2Design vs EngineeringMany inventors and start-up companies with a product or an idea will automatically find an engineer to do their bidding
3Design vs Engineering Products which are engineered will sell. Products which are designed sell well.
4Design vs EngineeringWhen designing a product for a client, designers consider everything that goes into a product. They take into account not only the end user, but, also the manufacturer, the cashier, the shipper, the magazine ad, the packaging, the landfill count, the "idiot factor"... and so on.The engineer's job is to make the thing work. And, at times, with no regard for the rest of the world.
5Design vs EngineeringThe fundamental reason for this difference is the ways the engineer and the designer think.Engineers are math based, and, as a result, are looking for an absolute answer.Designers are art & science based; they look for the bigger picture. There is no absolute in the art world, save that of materials being changed by human intent (even that is being questioned...).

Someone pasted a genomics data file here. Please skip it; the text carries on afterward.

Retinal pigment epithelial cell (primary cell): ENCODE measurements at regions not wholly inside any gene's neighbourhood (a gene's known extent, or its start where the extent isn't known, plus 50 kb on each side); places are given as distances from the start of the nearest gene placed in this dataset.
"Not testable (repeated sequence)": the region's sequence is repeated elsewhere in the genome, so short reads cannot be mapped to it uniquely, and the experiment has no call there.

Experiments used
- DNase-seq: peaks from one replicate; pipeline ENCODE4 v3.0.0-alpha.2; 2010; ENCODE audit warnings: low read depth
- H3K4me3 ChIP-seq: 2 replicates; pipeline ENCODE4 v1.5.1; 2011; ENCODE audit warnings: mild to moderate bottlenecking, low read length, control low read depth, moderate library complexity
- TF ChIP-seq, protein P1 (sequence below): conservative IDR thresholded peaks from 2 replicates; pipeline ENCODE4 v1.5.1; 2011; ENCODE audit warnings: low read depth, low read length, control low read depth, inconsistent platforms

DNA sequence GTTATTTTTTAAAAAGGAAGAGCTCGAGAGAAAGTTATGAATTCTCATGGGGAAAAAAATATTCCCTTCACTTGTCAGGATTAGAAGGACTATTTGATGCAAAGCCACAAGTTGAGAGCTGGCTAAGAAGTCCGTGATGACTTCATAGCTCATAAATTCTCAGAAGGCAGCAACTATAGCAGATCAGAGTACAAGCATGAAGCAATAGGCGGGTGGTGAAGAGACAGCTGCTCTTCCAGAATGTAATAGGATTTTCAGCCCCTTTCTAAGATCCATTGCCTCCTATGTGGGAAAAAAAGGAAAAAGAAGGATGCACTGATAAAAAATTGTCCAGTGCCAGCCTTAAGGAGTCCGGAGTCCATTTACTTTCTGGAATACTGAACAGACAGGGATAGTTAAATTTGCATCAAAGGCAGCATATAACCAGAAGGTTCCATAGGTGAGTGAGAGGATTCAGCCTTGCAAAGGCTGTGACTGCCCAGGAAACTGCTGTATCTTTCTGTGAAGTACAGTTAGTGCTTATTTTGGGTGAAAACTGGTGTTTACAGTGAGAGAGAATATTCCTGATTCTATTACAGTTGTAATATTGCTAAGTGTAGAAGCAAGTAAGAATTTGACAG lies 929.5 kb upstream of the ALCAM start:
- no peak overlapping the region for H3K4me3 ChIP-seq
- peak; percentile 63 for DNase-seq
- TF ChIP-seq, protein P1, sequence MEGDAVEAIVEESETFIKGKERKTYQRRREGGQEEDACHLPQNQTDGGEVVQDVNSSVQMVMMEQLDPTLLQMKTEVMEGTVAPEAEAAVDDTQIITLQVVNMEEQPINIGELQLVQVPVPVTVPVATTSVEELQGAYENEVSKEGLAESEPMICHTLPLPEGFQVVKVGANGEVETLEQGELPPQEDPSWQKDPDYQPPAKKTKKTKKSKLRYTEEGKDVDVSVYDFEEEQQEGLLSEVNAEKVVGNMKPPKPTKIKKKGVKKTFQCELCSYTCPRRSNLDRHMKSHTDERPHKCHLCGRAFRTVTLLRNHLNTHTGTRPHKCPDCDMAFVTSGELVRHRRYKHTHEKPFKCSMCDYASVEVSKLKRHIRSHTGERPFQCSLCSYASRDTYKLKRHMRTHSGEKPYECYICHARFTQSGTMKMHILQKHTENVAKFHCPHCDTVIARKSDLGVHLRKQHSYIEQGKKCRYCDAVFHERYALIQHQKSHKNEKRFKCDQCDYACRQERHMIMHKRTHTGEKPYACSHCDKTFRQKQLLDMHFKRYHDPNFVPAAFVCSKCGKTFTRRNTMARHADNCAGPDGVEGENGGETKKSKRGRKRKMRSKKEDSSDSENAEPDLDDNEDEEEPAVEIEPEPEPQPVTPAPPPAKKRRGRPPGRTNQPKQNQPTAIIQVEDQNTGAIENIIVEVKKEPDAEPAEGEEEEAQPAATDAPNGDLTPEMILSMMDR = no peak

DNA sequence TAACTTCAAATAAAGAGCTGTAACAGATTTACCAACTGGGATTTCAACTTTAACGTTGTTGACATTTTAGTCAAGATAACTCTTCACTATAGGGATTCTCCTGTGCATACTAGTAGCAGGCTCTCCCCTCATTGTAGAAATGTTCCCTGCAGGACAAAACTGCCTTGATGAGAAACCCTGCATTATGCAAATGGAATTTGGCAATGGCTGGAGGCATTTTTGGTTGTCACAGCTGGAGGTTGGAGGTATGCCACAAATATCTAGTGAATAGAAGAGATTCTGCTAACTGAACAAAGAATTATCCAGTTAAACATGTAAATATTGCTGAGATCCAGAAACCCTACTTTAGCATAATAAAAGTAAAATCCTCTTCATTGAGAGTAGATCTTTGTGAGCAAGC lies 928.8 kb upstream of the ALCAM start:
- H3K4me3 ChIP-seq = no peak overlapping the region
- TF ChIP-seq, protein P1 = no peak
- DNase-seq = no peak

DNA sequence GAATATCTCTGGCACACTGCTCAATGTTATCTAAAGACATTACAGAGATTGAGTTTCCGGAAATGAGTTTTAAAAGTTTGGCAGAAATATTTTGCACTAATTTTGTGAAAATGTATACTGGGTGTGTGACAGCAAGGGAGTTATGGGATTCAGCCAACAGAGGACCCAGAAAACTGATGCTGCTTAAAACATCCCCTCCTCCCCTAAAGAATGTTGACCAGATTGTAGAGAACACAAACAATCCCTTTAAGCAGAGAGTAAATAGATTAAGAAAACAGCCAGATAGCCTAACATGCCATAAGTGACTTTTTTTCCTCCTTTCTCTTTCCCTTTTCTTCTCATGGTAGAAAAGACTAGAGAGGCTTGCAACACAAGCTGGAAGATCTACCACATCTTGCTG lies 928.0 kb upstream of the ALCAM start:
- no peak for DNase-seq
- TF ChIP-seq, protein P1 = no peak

6Design vs EngineeringThis difference (in relation to products being developed) is that designed products reach the consumer on an emotional level-- far more effective than those of the engineered products.
7Design vs EngineeringDespite the best efforts of the engineer and inventive team, manage to work, but are limited in their appeal. Very rarely will people buy something because it is highly engineered.Other than Automobile engines and accounting software, most people consider how the thing looks and that it works more than how well it works.Sad: yes, but true.
8Design vs EngineeringThis is not to say engineers do not have their place or to say that designers are the only hands you need on the job...Inventors and entrepreneurs will reference an industrial manufacturing index before going to a design firm for their help. Is that what big manufacturing companies do? Companies like Nokia, Motorola or Bosch?Hmmm...